I recently facilitated a skills development workshop for a group of early career professionals and found myself disheartened by a comment that the notion of their leaders really supporting their professional growth and development was as unlikely as “world peace”. When snickers and nods of agreement quickly spread in the room, my internal radar went off.
The belief that surfaced was that it’s hard to trust someone who seems to place financial targets as their top priority, while the well-being and individual success of the “worker-bees” seems to fall off the radar.
While it may be unfair to assume that leaders really only care about the bottom line, the perception exists.
If you’re curious as to whether some of your team-members feel this way, consider:
When was the last time that…
a team-member told you that they were struggling with some aspect of their work?
a team-member told you about a mistake they made or a complaint they received about their work?
a team-member asked you to support them in their application for a development opportunity or new job outside of your shop?
If you answered “never” or “once a long time ago” this may be a sign of a lack of trust. Unfortunately, this can lead to disengagement, low productivity, lack of accountability, and attrition.
The good news is that trust can be built, re-built and strengthened. While a trusting relationship is a “two-way street”, I have found that leaders can begin to bridge the gap between supporting the growth and development of their team-members AND achievement of business goals by taking a “Coach-Approach” to leadership.
What does a Coach-Approach Look Like?
Some bosses are good at setting agendas, focusing on task accomplishment, giving advice, and sharing their own success stories.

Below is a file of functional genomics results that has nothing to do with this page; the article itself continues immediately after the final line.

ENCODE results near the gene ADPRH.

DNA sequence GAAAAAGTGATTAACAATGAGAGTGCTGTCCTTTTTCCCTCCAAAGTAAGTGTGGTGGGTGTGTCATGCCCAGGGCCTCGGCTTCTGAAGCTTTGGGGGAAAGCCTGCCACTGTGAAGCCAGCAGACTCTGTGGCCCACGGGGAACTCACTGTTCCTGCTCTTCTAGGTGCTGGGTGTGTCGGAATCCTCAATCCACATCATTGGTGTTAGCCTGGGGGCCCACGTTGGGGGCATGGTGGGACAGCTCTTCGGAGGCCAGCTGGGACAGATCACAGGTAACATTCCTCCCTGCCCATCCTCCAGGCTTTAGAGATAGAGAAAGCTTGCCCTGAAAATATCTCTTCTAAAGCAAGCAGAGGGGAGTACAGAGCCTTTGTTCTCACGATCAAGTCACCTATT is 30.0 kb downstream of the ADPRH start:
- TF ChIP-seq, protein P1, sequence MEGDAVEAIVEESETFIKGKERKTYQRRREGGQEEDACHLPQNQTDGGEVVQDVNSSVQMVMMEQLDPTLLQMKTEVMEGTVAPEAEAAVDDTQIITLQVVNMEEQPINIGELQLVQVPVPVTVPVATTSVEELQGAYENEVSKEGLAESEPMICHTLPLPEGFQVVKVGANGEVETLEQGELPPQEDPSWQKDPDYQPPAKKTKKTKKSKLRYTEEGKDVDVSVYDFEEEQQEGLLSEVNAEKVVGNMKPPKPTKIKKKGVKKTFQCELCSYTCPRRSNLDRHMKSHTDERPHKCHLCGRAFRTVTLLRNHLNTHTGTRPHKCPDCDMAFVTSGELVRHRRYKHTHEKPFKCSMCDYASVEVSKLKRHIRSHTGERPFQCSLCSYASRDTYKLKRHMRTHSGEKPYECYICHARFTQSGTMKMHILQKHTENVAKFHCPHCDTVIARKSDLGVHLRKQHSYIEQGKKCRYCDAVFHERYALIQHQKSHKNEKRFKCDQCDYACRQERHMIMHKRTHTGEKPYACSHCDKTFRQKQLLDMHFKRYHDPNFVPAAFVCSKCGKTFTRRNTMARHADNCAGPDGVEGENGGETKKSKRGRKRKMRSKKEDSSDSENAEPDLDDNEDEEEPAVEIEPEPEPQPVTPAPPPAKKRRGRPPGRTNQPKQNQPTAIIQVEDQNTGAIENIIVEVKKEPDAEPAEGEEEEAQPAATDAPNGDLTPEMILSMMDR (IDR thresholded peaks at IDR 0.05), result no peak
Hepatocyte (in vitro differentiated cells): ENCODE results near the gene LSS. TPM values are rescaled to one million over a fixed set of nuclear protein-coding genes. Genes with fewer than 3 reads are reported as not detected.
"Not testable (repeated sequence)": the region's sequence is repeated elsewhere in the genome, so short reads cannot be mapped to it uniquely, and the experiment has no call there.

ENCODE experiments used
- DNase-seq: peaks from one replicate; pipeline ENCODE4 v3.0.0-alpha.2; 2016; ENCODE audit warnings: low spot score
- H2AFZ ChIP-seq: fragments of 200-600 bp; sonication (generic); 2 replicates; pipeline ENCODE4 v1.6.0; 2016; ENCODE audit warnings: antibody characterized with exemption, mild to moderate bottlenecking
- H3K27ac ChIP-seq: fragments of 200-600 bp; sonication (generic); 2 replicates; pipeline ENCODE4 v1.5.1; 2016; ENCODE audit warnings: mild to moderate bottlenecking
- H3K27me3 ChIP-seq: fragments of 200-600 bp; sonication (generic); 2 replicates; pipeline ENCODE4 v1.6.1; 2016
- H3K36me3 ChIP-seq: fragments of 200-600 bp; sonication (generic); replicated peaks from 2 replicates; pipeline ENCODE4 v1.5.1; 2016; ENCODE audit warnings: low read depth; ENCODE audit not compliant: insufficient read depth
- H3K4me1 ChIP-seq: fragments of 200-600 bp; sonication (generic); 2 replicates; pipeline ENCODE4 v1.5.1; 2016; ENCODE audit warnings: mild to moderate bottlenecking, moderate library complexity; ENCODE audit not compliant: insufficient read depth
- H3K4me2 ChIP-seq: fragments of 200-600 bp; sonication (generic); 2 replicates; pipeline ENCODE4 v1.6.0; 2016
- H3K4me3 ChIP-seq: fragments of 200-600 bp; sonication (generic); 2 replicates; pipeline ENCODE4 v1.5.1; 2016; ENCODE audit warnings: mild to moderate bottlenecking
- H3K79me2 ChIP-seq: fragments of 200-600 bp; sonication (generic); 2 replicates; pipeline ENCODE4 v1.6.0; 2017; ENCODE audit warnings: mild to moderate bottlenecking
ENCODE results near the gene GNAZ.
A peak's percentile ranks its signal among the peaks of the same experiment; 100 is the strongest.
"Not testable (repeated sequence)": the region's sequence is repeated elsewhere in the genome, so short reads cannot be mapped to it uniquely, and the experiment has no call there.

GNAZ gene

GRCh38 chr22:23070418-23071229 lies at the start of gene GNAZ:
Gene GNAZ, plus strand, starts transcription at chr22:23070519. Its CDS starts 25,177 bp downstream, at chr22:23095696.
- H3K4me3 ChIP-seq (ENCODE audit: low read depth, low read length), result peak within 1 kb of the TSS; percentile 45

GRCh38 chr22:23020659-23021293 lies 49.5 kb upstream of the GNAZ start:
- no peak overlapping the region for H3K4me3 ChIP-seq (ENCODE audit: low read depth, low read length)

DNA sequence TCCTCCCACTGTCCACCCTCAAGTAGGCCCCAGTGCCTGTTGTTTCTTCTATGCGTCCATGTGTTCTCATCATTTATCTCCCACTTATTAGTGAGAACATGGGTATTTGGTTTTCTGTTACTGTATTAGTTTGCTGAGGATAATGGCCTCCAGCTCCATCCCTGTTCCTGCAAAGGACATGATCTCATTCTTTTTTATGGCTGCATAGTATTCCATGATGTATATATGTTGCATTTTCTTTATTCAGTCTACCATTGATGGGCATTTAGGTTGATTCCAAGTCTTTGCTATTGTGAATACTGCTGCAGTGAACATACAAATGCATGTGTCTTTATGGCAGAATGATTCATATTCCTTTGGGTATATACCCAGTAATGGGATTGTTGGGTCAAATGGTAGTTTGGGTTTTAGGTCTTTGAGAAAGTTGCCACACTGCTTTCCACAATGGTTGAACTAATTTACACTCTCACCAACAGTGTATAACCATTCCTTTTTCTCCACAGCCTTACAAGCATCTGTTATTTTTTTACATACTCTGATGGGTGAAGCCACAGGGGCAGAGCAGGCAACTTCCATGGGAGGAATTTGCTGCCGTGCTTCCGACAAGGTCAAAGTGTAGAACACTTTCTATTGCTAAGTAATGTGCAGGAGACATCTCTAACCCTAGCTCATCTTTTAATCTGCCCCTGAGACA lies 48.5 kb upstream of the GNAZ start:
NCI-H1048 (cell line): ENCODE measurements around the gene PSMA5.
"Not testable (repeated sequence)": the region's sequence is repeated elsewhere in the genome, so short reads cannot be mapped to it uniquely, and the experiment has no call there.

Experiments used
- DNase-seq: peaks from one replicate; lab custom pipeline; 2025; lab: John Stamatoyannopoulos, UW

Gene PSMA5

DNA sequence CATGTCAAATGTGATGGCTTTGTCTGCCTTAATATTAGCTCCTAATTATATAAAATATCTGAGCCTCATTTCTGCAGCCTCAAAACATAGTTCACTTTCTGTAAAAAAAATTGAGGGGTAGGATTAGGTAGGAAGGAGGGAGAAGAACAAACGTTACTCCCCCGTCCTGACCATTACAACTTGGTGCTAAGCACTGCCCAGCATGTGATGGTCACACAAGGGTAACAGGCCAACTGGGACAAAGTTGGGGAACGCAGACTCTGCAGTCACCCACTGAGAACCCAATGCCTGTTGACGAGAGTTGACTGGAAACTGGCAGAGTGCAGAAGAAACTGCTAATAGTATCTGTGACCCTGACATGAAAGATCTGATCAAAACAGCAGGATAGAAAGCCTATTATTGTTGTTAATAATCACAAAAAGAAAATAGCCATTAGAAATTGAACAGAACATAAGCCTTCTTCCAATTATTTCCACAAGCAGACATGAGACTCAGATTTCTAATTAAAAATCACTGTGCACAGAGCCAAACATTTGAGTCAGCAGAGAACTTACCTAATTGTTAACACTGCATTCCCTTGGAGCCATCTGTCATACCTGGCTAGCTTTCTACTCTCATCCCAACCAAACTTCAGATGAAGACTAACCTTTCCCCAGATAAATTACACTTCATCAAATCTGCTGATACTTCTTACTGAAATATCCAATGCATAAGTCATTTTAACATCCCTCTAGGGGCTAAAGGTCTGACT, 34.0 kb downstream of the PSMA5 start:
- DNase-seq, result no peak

On the other hand, leaders who take a Coach-Approach:
- create and hold a safe and respectful space for conversations
- are curious about what their team-members consider to be their most important agenda items and focus on these
- listen to learn and understand, not to defend or judge
- acknowledge when something sounds difficult and provide the time and space to process and clear the situation
- positively challenge team-members to recognize and utilize their strengths when they face a barrier
- avoid problem-solving for their team-members
- trust in team-members’ capability to find solutions that may be different or better than those of the leader
- actively provide and seek feedback
- know when it’s time to shift from being “coach-like” to a different role such as manager, mentor, counsellor, etc.
How Does Taking A Coach-Approach Build Trust?
By approaching conversations in a coach-like way, you will interact with and develop others more effectively. By showing support and providing positive challenge, you will help your team-members come to their own insights and promote their growth and development.
The focus of your conversations will shift from what team-members should do, to who they want to be in the context of the workplace.
Don’t get me wrong, all of your conversations won’t be about what they want. Being clear on goals, objectives, expectations and providing advice and direction can all be integral to a successful work-relationship.
By taking a Coach-Approach whenever possible, team-members will ultimately become more engaged and accountable; a win-win situation.
With higher levels of engagement and accountability, team-members can also build trust with their leaders, making the “two-way street” of a trusting relationship operational.
If you would like to find out more about how I coach professionals and leaders to strengthen work-relationships, and provide skill development workshops for groups, email me at [email protected] or check out www.karmenmasson.com
Karmen Masson. CEC, LLB, BA